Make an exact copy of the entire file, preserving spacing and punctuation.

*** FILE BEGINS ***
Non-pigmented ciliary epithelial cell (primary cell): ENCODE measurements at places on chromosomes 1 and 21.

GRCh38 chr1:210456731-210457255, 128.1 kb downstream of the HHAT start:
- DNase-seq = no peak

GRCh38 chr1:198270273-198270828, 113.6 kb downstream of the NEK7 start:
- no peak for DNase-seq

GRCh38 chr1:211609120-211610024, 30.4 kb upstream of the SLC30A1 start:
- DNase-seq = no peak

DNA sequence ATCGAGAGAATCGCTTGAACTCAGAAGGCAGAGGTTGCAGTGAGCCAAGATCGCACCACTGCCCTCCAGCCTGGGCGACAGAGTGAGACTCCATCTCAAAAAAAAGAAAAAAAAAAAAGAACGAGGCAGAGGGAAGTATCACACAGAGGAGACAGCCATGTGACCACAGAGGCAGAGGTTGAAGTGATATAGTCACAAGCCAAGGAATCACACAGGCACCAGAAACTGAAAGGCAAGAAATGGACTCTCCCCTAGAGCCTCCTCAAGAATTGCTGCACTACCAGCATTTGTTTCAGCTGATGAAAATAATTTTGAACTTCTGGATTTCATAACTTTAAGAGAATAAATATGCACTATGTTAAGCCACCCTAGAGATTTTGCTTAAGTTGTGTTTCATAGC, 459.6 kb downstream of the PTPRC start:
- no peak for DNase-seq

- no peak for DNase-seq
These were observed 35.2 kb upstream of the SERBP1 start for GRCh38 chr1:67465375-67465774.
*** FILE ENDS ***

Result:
Non-pigmented ciliary epithelial cell (primary cell): ENCODE measurements at places on chromosomes 1 and 21.

GRCh38 chr1:210456731-210457255, 128.1 kb downstream of the HHAT start:
- DNase-seq = no peak

GRCh38 chr1:198270273-198270828, 113.6 kb downstream of the NEK7 start:
- no peak for DNase-seq

GRCh38 chr1:211609120-211610024, 30.4 kb upstream of the SLC30A1 start:
- DNase-seq = no peak

DNA sequence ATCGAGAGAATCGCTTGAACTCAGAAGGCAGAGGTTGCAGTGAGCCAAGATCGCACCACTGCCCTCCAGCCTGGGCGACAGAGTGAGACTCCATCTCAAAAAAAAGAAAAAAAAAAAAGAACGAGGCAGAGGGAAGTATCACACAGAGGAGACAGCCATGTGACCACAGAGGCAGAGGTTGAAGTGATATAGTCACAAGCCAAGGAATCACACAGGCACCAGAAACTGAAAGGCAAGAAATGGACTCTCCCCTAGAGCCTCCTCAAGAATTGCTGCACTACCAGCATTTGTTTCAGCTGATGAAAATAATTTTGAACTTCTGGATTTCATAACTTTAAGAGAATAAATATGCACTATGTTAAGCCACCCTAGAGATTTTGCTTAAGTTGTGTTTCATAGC, 459.6 kb downstream of the PTPRC start:
- no peak for DNase-seq

- no peak for DNase-seq
These were observed 35.2 kb upstream of the SERBP1 start for GRCh38 chr1:67465375-67465774.